Two blinded investigators searched databases for all eligible studies. Eligibility was determined using the title or abstract and, if necessary, the whole content. This systematic review evaluated the clinical impact of immuno-oncology in patients with glioblastoma. The essay also needed to be original, based on recent English-language publications, and either prospective or retrospective research to qualify for inclusion. The researchers examined both observational data and randomized clinical trials. Exclusion criteria were lack of access to the full text of the manuscript; studies with unclear or irreproducible results (i.e., lack of clear outcomes or presence of errors in methodology and/or analyses); and review papers.

2.3. Data Extraction

Two unblinded reviewers independently performed the data collection on structured collection forms. We resolved disagreements by consensus or by involving a third person.

3. Results

According to the purpose of the study, the initial search returned over 750 studies with pertinent information using keywords and references. After titles and abstracts were checked, complete texts were examined, and 18 papers were found to meet the criteria for admission, with a total number of 1025 patients (Figure 1).
The studies were phase I and II studies and evaluated the use of immunotherapy in both newly diagnosed and recurrent glioblastoma. Table 1 summarizes the salient features and conclusions of the eighteen studies that were included.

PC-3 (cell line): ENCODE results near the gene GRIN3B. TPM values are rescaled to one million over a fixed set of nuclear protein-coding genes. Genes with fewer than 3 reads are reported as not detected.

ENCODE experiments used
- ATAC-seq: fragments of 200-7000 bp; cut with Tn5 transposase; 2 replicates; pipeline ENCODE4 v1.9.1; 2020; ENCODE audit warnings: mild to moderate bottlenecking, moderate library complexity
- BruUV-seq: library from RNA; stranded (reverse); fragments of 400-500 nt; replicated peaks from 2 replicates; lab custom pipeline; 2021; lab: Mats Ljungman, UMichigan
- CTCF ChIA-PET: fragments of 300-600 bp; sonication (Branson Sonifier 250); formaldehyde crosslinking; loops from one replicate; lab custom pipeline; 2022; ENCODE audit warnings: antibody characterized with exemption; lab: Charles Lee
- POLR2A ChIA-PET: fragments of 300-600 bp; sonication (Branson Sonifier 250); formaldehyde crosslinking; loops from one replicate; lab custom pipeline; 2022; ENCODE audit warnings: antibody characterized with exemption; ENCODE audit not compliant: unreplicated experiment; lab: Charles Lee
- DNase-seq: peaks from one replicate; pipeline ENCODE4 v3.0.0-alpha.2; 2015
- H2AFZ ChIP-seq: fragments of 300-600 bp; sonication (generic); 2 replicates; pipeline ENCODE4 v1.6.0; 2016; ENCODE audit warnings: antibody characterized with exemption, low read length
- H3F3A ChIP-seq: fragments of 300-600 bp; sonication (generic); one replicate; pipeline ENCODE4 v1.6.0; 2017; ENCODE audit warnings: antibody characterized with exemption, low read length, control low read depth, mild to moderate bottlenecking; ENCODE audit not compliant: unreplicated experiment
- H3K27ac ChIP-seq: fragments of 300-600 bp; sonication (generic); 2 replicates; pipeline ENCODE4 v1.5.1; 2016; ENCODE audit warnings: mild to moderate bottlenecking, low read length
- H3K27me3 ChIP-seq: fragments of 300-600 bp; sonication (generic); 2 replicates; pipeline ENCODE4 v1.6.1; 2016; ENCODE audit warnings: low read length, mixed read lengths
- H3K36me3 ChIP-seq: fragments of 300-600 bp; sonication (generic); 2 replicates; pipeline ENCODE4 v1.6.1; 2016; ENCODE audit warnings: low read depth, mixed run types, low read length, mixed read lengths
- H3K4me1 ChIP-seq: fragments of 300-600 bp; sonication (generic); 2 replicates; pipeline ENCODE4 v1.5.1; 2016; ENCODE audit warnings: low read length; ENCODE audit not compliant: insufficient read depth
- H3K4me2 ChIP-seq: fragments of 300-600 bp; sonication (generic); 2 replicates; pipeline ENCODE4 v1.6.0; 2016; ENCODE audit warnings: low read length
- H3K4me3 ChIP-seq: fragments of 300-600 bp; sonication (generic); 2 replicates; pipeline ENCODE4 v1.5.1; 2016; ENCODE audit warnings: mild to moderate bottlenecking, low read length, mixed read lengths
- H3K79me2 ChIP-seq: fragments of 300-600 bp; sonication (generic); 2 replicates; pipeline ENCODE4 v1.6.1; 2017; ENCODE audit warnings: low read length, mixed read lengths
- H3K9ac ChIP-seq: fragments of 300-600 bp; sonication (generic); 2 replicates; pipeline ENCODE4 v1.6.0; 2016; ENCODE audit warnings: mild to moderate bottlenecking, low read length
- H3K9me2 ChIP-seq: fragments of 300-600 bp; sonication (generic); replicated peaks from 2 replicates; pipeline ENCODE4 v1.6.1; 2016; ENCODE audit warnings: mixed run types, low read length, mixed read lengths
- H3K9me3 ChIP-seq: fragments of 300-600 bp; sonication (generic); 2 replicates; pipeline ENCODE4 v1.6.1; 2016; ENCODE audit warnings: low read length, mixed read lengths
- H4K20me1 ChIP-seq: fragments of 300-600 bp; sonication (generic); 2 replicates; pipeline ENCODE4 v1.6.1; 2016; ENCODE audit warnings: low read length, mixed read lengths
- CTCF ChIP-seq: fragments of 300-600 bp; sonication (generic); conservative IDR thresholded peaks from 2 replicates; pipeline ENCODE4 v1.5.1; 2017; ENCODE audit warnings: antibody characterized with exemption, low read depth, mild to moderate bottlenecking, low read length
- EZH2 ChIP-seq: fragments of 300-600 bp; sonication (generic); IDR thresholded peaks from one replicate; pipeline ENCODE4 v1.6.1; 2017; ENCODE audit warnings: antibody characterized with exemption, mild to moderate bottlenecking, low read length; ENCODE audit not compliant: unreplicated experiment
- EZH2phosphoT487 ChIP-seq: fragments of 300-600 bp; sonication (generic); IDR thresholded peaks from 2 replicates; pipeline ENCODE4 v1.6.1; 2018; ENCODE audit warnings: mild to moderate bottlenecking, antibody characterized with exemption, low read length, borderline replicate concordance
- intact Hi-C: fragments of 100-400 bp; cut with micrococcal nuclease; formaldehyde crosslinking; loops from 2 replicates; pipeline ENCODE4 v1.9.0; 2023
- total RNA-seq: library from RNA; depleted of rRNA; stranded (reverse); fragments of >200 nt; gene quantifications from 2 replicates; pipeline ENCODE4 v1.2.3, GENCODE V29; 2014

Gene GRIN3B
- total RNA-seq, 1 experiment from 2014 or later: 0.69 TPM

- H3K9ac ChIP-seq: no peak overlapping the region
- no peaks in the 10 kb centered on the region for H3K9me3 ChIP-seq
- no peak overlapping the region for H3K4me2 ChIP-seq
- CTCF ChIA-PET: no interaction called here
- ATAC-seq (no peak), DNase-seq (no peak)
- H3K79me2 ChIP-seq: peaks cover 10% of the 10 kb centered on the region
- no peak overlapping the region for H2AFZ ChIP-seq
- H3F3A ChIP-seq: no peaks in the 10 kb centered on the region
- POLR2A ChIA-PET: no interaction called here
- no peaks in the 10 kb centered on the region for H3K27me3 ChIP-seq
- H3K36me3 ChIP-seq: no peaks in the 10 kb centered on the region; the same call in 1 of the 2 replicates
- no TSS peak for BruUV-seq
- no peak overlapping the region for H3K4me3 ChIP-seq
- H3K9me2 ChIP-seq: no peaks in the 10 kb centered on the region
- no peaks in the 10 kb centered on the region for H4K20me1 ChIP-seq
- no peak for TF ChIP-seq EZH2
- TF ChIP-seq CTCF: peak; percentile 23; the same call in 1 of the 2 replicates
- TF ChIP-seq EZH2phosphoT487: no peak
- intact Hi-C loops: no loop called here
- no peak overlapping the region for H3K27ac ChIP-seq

To summarize these data, they can be classified according to the information they present in terms of feasibility, efficacy, and safety of immunotherapy in glioblastoma patients. These studies were phase I or phase II trials that were nonhomogenous regarding the patient characteristics, tumor condition, treatment modality, and outcome measures. Therefore, a pooled analysis could not be performed.
  • Feasibility
Vaccine-based immunotherapy composed the most prevalent strategy in the selected studies. Dendritic cell vaccination (DCV) was used in five studies and other vaccination strategies were used in four. Batich et al. used CMV-specific DCV while the standard glioblastoma regime (chemoradiation) was maintained. They pulsed DCs with Td toxoids that improved lymph node migration and outcomes [28]. Akasaki et al. fused autologous glioma cells with autologous DCs using polyethylene glycol and injected the product intradermally [29]. Antonopoulos et al. found that DCV concurrent with temozolomide and delayed DCV are both feasible and effective [30]. Hsu et al. conducted their DCV by extracting DCs from peripheral blood and pulsing them with tumor lysate overnight before injection into the patients [31]. Inoges et al. used the same approach and found it sufficient to produce at least six vaccine doses [9]. Desjardins et al. used a convection-enhanced delivery system to inject a nonpathogenic polio/rhinovirus (PVSRIPO) chimera into the tumor resection cavity. The safe delivery of 107 to 1010 50% tissue-culture infectious doses (TCID50) was possible [32]. Oji et al. used the Wilms Tumor (WT)-1 intradermal vaccination for recurrent GBM cases and efficiently found both cellular and humoral responses [33]. Curry et al. mixed irradiated homologous glioma cells with irradiated GM-K562 cells and were able to obtain sufficient cells in 10 of 11 patients for whom at least four vaccinations with doses 5 × 106 to 1 × 107 were possible [34].